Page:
See State v. Patrick, 86 S.W.3d 592, 600-603 (Tex.Crim.App. 2002) (Cochran, J., dissenting) (mandamus was inappropriate where action taken by trial court was neither permitted nor prohibited by statute and did not harm the interests of society, the State, or the orderly administration of justice).
State v. McPherson, 851 S.W.2d 846, 850 (Tex.Crim.App. 1992) (trial court did not err in providing a judicially created fourth special issue in a death penalty case to comply with Penry I when the Constitution required an additional vehicle and neither the Supreme Court nor Texas Court of Criminal Appeals had provided guidance on the what vehicle to provide the jury.)
The Code of Criminal Procedure art. 11.071, § 9 states:
"If the convicting court determines that controverted, previously unresolved factual issues material to the legality of the applicant's confinement exist, the court shall enter an order . . . designating the issues of fact to be resolved and the manner in which the issues shall be resolved. To resolve the issues, the court may require affidavits, depositions, interrogatories, and evidentiary hearings and may use personal recollection." Tex. Code Crim. Proc. art. 11.071 § 9.
The Supreme Court has consistently recognized the uniqueness of the death penalty, and that Court requires a greater degree of reliability when the death sentence is imposed. In Furman, Justice Stewart described the unique character of the death penalty:
See Strickland v. Washington, 466 U.S. 668, 704, 104 S.Ct. 2052, 80 L.Ed.2d 674 (1984); Lockett v. Ohio, 438 U.S. 586, 604, 98 S.Ct. 2954, 57 L.Ed.2d 973 (1978); Furman v. Georgia, 408 U.S. 238, 306, 92 S.Ct. 2726, 33 L.Ed.2d 346 (1972) (Stewart, J., concurring).
The penalty of death differs from all other forms of criminal punishment, not in degree but in kind. It is unique in its total irrevocability. It is unique in its rejection of rehabilitation of the convict as a basic purpose of criminal justice. And it is unique, finally, in its absolute renunciation of all that is embodied in our concept of humanity.
This heightened need for reliability requires a procedure that allows for a jury determination of the facts in evidence, with the convicting court acting as a gatekeeper and not as the fact-finder.
Even if Ring is not retroactively applicable as to other issues, Ring and Atkins were decided in the same month, and Atkins most assuredly is retroactive. Although potential applicants' convictions may be final, they should be able to raise Atkins claims for the first time post-conviction. Of overriding importance regarding the issue of retroactivity under Teague is the finality of convictions. Post-conviction Atkins claims do not allege error in the process used to obtain the convictions or sentences, so there is no issue of reviewing the correctness of procedures that did not follow procedural rules that had not yet been annunciated. What will be determined is if the applicant is eligible for the death penalty, under Atkins, and the process used to address this decision does not alter the fact that the issue must be addressed. Involving a jury to determine the Atkins claims does not threaten the finality of the final conviction any more than does having a trial court determine the Atkins claim without a jury. Because these claims are being addressed for the first time, there is no reason to proceed under rules as they were understood at the time the conviction became final. The applicant stands in the same position as defendants currently at trial and those on direct appeal whose Atkins claims are being heard for the first time. The process used to address these claims should be subject to the law as it stands influenced by Ring. Ring is also applicable to the determination of mental retardation. Although a conviction for capital murder authorizes a maximum penalty of death in a formal sense, the defendant may not be sentenced to death unless certain findings are made. The Legislature has enumerated some of these findings in the statutory special issues, which have changed over time. After Atkins, when the issue of mental retardation is raised, the defendant cannot be put to death — in effect is ineligible for the death penalty — if it is determined, through an as-of-yet undetermined process, that the defendant is mentally retarded. Surely the Sixth Amendment guarantee would apply to a factual determination that the Supreme Court held the Eighth Amendment required. In Penry, the Supreme Court reaffirmed the requirement that the jury be able to consider and give effect to all mitigating evidence. While evidence of mental retardation could and can be considered as a mitigating factor in the jury's sentencing determination, such factors are discretionary. Determining whether the defendant is mentally retarded is not an exercise of the jury's discretion, but rather an act of fact finding. In this way, when raised by the defendant, the issue of mental retardation functions as an aggravating circumstance and not a mitigating circumstance.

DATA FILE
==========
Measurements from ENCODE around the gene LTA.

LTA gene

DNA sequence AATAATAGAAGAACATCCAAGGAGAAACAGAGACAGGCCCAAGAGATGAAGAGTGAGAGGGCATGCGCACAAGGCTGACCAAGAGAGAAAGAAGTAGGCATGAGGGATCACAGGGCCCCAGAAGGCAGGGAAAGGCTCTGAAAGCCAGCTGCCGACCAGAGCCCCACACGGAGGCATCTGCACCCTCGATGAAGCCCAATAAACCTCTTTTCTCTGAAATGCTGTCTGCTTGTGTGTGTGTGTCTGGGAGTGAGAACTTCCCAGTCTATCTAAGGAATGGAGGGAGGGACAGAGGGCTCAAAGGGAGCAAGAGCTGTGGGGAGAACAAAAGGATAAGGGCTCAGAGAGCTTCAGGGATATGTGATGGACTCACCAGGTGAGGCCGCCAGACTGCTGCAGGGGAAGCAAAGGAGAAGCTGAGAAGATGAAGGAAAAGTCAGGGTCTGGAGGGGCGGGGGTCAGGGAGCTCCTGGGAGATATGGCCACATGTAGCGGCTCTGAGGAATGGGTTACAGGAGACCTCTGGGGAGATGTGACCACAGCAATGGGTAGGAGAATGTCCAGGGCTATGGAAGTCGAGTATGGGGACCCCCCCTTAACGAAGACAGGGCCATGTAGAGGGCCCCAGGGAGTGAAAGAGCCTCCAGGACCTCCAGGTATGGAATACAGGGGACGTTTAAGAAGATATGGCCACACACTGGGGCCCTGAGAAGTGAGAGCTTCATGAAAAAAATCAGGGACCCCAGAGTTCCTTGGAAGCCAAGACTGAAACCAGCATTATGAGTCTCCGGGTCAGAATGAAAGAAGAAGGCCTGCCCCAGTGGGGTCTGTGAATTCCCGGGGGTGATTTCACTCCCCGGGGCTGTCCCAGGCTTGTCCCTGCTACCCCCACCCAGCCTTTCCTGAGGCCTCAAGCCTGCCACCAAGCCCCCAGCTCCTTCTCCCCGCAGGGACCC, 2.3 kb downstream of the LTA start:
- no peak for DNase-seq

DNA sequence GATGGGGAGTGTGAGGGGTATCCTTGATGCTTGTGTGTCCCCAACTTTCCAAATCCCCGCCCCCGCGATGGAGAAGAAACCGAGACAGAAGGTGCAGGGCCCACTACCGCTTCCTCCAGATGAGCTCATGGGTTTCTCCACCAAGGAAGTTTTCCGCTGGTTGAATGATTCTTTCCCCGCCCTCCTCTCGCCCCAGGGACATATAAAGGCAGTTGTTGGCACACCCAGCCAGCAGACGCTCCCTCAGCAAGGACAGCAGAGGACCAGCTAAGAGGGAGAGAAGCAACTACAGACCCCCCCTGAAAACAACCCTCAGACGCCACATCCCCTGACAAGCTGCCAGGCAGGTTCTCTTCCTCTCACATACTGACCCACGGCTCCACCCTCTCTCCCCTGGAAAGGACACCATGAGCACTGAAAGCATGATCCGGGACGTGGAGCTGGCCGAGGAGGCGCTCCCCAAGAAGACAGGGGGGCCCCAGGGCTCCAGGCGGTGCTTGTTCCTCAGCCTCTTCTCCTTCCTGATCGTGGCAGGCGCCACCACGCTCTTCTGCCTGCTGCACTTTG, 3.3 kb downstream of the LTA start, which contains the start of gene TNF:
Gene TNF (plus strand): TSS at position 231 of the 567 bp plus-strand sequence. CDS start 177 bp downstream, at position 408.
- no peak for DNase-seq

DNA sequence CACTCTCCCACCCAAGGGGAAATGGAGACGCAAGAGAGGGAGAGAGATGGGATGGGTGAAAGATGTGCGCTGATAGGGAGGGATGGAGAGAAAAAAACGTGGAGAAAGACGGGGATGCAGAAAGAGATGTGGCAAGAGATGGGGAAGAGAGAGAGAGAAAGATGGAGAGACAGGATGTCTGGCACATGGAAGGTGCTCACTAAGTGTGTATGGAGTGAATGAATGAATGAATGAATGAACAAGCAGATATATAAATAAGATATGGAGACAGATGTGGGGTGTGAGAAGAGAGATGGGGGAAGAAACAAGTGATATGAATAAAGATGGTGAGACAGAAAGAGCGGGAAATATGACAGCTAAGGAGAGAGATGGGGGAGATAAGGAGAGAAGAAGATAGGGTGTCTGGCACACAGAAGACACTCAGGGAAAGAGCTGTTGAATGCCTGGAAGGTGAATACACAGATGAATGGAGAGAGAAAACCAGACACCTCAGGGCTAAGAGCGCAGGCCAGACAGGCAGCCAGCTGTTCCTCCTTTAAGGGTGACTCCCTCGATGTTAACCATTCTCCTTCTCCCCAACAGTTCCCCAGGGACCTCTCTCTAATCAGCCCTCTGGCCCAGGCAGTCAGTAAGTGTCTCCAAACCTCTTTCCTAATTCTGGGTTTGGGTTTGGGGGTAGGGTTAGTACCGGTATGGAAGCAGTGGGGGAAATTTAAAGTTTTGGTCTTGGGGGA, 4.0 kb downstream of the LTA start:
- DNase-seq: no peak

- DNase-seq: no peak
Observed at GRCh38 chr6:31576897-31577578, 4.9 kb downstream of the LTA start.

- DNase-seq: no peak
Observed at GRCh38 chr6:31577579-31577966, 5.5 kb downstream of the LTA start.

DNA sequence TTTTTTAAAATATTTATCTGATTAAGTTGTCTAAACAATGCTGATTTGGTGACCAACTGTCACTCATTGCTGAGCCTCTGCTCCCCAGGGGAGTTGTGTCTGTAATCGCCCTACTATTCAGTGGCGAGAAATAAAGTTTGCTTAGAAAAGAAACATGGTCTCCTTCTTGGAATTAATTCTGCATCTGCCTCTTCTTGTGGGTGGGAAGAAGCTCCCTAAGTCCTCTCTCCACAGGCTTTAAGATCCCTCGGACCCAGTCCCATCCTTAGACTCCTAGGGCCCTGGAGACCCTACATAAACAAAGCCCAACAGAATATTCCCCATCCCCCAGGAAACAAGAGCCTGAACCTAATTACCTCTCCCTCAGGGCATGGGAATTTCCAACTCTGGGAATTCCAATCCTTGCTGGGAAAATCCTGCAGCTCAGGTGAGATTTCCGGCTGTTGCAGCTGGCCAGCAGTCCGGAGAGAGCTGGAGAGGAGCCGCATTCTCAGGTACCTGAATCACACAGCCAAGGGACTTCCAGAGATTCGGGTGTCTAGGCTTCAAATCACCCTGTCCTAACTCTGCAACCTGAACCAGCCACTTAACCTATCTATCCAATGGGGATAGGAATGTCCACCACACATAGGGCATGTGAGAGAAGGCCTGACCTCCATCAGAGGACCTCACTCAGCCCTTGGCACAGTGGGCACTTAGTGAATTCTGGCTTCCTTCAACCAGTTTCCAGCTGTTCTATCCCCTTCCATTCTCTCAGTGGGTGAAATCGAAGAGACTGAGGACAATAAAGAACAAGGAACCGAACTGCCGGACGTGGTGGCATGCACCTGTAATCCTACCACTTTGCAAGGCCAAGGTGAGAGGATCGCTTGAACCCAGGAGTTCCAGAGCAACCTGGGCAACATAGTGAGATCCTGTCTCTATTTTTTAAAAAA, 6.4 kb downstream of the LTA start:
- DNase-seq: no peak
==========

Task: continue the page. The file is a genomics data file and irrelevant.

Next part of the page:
See Tex. Code Crim. Proc. arts. 37.071, 37.0711.